Typography, a Pillar Element in Logo Design
A good article about Principles of Logo Design is reminding us how and why Visual Communications rely so much on a clear logo in order to transmit a message to the general public. “A memorable logo design is essential for running a successful business these days. Such a logo becomes an effective tool in the hands of marketers to build a trustworthy brand identity of the business. But there are some basic principles for creating a unique logo. Only a well-thought-out logo can contribute purposefully to the growth of your business.” Let’s talk about your Logo Design.
Some would consider seven principles of Logo Design in order for a logo to be great. It’s crucial to know your goal when designing a logo, and why are we ending up with a concept or another as the final version. The following elements and principles are to be taken into account before starting the design process: Simplicity/Minimalism, memorability, originality, contemporary-long lasting time, balance, complementary, versatility.
The best logos – the ones that give the viewer an immediate and clear sense of “you” – are clean and uncluttered. In general, less is more and simplicity is more impactful.
A logo should be easily recalled after just a glance. Like any symbol, it should stand for something singular, and it should be easily recalled if, after a person looks at it, he or she can immediately describe its basic elements (“It’s three interlocking circles” or “It’s a dog with a bone”). A logo that’s complex, fussy, has multiple parts and pieces, or is overly stylized will be difficult for the viewer to “get” and, as a consequence, easily dismissed.
Don’t settle for a me-too logo. Do a quick search of logos in your industry and look for patterns and avoid mimicking them. Telecomm is filled with logos featuring globes, technology, and electronics with logos that involve swooshes, and dentistry with logos of teeth or smiles (or both – see below).
These all make sense and communicate what the companies want them to, but if you do the same you lose all hope of getting noticed.
Contemporary and long-lasting at the same time
“Modern” is “today,” but not so “today” that in five years your logo will look silly.
And, modern is different than trendy. A trend is “hot today” and will naturally (sometimes thankfully) run out of steam – probably sooner than later. Modern, on the other hand, is less stylized and more restrained; it captures the relevant characteristics of the times without losing itself in detail.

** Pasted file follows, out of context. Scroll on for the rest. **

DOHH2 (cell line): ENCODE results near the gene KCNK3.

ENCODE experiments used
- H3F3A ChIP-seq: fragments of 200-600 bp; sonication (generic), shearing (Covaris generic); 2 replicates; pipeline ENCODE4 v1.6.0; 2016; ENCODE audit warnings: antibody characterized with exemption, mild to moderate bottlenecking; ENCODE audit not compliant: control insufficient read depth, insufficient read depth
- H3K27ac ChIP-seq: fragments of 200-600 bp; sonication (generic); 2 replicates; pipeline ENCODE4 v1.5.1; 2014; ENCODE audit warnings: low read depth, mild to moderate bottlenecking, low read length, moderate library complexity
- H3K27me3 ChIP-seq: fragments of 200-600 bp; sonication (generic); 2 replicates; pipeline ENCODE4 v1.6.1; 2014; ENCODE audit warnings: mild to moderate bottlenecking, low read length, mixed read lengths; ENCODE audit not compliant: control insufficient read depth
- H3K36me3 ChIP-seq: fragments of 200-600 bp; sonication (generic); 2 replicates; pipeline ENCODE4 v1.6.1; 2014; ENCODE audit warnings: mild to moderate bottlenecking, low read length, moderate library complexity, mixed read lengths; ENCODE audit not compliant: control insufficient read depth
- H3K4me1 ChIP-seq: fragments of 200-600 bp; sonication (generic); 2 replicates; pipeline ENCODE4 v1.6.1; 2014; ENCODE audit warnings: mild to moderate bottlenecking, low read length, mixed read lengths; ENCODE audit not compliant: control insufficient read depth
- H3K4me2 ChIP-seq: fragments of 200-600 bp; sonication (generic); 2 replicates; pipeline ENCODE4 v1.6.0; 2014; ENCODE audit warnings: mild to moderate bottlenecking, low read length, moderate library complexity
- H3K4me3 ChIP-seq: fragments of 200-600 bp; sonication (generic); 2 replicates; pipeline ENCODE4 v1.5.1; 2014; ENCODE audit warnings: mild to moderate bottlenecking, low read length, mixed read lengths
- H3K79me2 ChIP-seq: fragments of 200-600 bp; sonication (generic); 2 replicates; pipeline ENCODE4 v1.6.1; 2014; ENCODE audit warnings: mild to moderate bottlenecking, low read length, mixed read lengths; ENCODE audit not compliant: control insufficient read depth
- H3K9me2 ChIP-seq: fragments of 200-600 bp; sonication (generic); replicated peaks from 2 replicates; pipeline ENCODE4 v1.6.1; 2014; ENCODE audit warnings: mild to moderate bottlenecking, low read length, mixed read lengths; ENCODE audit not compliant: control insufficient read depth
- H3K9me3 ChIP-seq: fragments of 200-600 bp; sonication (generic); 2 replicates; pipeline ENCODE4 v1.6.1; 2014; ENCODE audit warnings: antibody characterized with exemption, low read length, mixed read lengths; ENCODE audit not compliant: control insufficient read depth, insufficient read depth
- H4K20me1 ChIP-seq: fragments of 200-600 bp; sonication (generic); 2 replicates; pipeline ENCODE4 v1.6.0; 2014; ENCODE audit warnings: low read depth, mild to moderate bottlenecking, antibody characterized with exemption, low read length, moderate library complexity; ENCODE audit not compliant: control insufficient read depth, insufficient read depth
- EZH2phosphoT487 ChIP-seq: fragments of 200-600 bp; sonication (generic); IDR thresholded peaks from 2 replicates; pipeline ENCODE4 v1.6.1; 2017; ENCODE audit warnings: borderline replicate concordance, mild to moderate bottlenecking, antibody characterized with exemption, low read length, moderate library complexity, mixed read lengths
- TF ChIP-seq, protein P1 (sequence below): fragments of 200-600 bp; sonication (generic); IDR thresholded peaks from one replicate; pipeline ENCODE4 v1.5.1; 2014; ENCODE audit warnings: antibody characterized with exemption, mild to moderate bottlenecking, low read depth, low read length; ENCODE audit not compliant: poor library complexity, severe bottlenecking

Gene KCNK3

A logo should be modern in that it should be contemporary, yet not so nuanced with “hot” components that when that trend has run its course you’ll be left with something that feels outdated. Because then your company feels outdated to your prospects.
Your overall approach should be modern as should specific elements, colors, and typefaces.
Some logos have changed little over time, only tweaked to make them more modern but keeping essential elements intact, like UPS, Starbucks, and Burger King.
The best logos are designed using principles of proportion and symmetry. Illustrated below, you can see how both the Apple logo and the Twitter logo utilize circles of proportionate values as well as symmetry to create a pleasing, balanced aesthetic quality.
Your logo’s graphic device and your typeface work together (in what’s typically called a lockup) and enhance one another. Or they should. If your graphic device is clean and linear, don’t select a typeface that’s complex and playful (Fajita comes to mind). The two elements are really one, even if you determine times they can be used separately, and they must be complementary.
Versatility – Functionality
Your logo will be used in a number of ways and in multiple contexts. Here are just a few: On t-shirts, baseball caps, and, alas, fanny packs. On pens, keychains, and water bottles. On very horizontal and extremely vertical banners. On both black and white backgrounds (make sure your designer creates your logo in black and in white to satisfy these needs if necessary). Very large and very, very small. Alongside other company logos, like those for specific products and services
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